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The Cycle Life

Yeti ASR Carbon

Though it’s a cross-country racer by the numbers, this lightweight machine rides more like a trail bike.

The author tested the new Yeti ASR Carbon on some 150 miles of New Mexican and Coloradoan trails. (Aaron Gulley)
yeti asr carbon biking bikes gear outside mountain biking aaron gulley

Though it’s a cross-country racer by the numbers, this lightweight machine rides more like a trail bike.

After a hiatus from the full-suspension cross-country bike market, Yeti has released a fully revised race bike, the ASR Carbon.

But as we’ve come to expect from the Golden, Colorado-based bike manufacturer, the new model is not just another cookie-cutter XC machine. With a slack 69.1-degree head tube and a five-inch front end paired to a four-inch rear, this 29er finds a nice medium between XC and trail ride.

It’s not entirely accurate to call the ASR C a 29er either. The three largest models (medium, large, and extra large) are built around bigger hoops, but the size small and extra small frames use 27.5-inch wheels. While 29ers generally rule the terrain in the XC category, Yeti decided that it wanted to give smaller riders a more comfortable, agile ride; hence, the smaller wheels.

We received a size medium a few weeks prior to the bike’s official release, and we were immediately taken with the ASR C’s clean-looking linkage, swoopy shaped carbon tubing, and kicked-back-feeling ride position. Our bike came equipped with the lowest-end build, which is still an excellent spec: Kashima coated Fox Float CTD shock and fork, SRAM XO1 1x11 drivetrain, Shimano XT brakes, Stan’s Crest wheels, Maxxis Ikon tires, and a mix of Thomson and Easton carbon cockpit bits and pieces.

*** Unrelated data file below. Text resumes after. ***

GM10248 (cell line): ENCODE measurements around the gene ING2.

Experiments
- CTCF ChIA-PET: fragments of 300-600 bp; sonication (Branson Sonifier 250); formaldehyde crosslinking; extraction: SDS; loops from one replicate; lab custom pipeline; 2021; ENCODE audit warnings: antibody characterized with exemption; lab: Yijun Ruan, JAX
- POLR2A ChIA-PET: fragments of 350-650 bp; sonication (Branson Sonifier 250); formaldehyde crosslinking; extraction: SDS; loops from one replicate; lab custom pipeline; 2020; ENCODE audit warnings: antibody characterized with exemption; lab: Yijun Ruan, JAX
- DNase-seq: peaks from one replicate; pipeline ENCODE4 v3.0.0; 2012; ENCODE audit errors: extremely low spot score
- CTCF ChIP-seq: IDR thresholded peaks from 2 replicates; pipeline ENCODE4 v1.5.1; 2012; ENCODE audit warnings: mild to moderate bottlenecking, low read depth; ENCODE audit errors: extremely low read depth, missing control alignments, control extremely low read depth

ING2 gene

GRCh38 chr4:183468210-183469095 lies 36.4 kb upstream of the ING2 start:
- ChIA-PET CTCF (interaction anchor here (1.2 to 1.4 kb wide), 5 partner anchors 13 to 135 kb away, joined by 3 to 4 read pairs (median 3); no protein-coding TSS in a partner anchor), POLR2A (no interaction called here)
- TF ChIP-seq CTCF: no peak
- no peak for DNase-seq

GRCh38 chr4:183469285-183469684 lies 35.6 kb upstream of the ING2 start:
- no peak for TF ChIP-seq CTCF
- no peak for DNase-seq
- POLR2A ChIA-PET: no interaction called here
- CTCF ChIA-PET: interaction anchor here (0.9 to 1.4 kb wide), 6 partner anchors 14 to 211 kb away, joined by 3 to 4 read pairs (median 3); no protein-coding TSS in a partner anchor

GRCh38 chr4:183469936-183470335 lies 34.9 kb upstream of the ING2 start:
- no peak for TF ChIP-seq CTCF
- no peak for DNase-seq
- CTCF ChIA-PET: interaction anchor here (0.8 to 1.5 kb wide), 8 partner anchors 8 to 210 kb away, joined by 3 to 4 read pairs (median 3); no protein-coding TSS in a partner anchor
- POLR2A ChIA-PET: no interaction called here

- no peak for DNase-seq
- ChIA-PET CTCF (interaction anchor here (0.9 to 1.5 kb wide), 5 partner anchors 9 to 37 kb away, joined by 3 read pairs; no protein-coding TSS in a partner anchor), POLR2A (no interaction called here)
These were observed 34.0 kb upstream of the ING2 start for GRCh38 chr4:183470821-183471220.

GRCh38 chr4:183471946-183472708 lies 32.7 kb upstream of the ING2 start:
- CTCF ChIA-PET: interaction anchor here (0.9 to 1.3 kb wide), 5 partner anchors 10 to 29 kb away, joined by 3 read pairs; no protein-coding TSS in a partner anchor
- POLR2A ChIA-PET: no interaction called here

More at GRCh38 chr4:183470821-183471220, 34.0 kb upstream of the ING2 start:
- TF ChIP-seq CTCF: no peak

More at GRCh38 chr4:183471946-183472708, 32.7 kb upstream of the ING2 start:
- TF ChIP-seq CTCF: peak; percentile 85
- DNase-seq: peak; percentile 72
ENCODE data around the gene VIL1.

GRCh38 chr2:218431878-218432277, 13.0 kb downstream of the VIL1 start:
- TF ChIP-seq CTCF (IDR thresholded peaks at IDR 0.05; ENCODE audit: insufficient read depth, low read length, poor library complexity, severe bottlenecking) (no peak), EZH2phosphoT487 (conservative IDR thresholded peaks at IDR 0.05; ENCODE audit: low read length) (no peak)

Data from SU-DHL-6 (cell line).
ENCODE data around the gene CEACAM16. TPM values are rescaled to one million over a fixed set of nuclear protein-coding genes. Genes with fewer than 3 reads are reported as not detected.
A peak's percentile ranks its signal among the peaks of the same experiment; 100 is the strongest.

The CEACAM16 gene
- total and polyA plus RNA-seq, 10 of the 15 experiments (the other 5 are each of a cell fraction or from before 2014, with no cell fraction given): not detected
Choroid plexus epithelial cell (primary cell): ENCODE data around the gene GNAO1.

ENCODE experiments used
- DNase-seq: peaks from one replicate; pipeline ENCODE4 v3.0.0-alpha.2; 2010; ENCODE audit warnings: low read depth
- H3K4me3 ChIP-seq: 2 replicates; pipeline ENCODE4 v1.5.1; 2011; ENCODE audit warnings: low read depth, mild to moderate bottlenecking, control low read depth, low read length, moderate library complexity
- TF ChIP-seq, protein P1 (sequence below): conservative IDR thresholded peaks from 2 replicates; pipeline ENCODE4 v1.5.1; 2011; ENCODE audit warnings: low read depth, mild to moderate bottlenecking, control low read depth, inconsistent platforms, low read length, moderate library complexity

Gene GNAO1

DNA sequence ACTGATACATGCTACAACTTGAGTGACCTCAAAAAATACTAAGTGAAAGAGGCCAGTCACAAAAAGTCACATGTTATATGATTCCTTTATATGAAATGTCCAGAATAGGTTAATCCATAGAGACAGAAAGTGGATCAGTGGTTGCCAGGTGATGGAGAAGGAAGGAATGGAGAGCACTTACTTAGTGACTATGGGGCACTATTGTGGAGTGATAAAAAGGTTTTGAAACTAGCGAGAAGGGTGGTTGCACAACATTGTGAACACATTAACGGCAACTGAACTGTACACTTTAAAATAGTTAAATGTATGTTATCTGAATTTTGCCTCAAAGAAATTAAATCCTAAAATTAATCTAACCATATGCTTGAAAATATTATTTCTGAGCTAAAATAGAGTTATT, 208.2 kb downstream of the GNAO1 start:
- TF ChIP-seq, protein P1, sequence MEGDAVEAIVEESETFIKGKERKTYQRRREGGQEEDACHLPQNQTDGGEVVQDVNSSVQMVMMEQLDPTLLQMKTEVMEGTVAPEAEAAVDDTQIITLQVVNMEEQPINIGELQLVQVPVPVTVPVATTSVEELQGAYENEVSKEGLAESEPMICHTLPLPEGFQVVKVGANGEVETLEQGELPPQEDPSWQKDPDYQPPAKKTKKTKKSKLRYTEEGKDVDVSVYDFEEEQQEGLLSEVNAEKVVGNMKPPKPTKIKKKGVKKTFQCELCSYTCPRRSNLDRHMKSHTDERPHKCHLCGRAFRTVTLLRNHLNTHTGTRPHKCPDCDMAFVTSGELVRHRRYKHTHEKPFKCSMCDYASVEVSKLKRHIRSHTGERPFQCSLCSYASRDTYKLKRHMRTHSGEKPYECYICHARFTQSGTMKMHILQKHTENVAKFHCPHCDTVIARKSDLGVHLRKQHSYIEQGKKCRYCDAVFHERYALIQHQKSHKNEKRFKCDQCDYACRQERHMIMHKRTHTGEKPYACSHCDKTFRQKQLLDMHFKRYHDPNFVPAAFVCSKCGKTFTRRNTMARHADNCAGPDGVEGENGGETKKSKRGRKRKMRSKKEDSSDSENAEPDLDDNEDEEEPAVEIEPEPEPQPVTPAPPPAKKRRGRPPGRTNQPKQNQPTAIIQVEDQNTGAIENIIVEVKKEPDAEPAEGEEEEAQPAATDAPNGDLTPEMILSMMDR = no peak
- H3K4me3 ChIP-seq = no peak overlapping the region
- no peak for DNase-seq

yeti asr carbon aaron gulley mountain biking bikes biking outside
(Aaron Gulley)

As always with Yeti spec choice, there’s nothing on this bike not to like. It weighs just 23.1 pounds—the more expensive builds lop a pound off that—which makes this competitive with pretty much every other XC bike on the market. It isn’t cheap at $5,800, but that price is also right in line with comparable bikes.

We’ve spent three straight weekends pedaling the ASR C and have logged some 150 miles on singletrack in New Mexico and Colorado. And though it’s taken a little time, the bike is growing on us.

It is an extremely firm suspension design, race-tuned like a sports car. The CTD function in the rear doesn’t seem to change the feel of the bike much, which is fine by us, really, because we prefer a bike you can put into trail or descend mode and leave it there without a lot of fuss.

The bike climbs just fine and feels quick on long ascents (we’ve knocked down a few Strava KOMs so far) but also nimble on uphill rocks and tech. It basically ascends as well as any other XC bike we’ve tried, though of course dropping a pound with the pricier spec would make it that much better.

Downhill is where the bike really shows its personality. Unlike other XC racers, which generally have head tubes a couple degrees steeper, the ASR C feels stable at speed and less twitchy in rougher terrain. It descends more like a five-inch trail bike than a race machine, which is a good thing.

The only drawback is that, because it’s only four inches in the rear, we found the bike feeling a little rugged and underpowered on rough terrain. We’ve combatted that with a softer tune on the rear shock, which surprisingly hasn’t affected the pedaling efficiency much. Still, the ASR C is a bit like the mythological Chimera, with the front half of a trail bike fused to a XC rear end. That’s not a bad thing: It just takes a bit of getting used to.

Coming straight on the heels of the release of the Switch Infinity suspension design a few weeks ago, the ASR C helps complete Yeti’s line of bikes. And judging by our ride tests so far, the company continues to carve out an interesting niche and personality with a stable of bikes for the harder-riding, trail-oriented crowd.

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